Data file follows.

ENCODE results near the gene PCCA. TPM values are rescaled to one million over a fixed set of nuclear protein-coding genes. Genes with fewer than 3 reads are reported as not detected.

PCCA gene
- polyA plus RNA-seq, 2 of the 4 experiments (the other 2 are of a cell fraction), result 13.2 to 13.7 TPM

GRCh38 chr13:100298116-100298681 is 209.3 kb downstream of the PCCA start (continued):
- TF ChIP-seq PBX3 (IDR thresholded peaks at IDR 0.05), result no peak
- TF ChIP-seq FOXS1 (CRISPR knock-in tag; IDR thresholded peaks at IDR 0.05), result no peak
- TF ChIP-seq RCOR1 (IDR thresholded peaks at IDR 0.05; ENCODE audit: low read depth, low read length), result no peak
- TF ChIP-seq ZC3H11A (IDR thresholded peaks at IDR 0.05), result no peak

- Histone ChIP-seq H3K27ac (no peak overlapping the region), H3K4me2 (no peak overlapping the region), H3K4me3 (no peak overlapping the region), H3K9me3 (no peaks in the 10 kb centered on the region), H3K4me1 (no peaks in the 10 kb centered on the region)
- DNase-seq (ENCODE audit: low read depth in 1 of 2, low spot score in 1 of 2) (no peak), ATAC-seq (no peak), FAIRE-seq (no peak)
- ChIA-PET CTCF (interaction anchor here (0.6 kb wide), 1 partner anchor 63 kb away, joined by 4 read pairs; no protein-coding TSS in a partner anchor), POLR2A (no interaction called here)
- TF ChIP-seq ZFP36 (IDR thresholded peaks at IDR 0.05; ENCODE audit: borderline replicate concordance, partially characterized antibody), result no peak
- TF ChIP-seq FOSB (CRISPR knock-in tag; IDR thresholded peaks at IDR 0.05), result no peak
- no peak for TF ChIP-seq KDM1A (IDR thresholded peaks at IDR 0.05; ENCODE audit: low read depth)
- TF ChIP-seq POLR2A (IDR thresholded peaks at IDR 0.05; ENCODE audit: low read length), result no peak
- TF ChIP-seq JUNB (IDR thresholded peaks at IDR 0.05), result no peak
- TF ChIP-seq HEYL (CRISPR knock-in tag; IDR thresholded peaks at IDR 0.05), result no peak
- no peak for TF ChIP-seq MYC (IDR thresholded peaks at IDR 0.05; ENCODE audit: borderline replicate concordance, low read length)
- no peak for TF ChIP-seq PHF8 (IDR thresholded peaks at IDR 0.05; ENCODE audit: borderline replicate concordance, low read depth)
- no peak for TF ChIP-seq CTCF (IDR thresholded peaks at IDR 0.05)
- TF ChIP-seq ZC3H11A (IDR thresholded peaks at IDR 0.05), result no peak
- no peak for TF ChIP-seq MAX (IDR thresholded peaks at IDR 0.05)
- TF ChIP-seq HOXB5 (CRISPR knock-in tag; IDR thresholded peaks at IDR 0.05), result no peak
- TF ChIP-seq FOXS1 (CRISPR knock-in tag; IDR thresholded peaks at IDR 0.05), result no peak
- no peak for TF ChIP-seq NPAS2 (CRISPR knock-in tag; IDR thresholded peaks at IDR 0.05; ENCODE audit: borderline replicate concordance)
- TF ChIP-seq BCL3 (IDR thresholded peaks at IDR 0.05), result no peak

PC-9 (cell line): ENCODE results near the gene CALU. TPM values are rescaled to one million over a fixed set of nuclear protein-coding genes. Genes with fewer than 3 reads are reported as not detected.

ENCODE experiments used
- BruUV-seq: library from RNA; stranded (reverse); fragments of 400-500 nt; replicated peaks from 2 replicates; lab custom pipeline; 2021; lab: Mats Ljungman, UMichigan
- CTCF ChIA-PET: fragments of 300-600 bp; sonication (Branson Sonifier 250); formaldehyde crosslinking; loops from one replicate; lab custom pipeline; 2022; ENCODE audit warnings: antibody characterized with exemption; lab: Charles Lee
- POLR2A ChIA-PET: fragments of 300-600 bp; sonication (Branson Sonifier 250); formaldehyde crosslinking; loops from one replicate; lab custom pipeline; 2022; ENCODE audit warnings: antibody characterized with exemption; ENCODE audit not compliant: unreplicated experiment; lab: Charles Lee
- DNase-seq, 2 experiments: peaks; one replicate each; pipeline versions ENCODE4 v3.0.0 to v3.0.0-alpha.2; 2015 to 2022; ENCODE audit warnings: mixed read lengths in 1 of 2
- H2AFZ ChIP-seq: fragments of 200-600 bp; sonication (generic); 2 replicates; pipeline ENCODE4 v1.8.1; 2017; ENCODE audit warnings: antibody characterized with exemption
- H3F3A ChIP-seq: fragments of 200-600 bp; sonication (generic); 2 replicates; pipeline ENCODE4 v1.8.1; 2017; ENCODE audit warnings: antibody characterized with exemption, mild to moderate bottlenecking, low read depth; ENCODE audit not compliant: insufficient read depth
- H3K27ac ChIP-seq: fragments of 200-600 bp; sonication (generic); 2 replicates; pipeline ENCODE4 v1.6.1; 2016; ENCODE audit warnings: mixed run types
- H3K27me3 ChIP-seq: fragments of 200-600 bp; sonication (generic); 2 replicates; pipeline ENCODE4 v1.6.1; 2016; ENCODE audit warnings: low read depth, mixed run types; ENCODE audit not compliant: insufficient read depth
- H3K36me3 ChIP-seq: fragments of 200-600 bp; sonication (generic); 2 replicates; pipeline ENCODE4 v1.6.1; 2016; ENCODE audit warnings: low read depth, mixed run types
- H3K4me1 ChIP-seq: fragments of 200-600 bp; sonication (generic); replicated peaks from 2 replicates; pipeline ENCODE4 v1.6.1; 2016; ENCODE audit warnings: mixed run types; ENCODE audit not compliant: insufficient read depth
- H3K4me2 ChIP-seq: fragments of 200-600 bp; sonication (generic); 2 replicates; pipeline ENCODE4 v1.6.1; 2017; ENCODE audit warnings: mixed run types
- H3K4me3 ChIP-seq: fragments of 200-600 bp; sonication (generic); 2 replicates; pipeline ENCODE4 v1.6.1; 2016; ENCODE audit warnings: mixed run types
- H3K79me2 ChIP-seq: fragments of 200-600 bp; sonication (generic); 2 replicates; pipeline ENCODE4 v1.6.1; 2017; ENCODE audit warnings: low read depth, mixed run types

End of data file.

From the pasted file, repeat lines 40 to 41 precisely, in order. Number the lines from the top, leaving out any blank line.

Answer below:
- H3K4me3 ChIP-seq: fragments of 200-600 bp; sonication (generic); 2 replicates; pipeline ENCODE4 v1.6.1; 2016; ENCODE audit warnings: mixed run types
- H3K79me2 ChIP-seq: fragments of 200-600 bp; sonication (generic); 2 replicates; pipeline ENCODE4 v1.6.1; 2017; ENCODE audit warnings: low read depth, mixed run types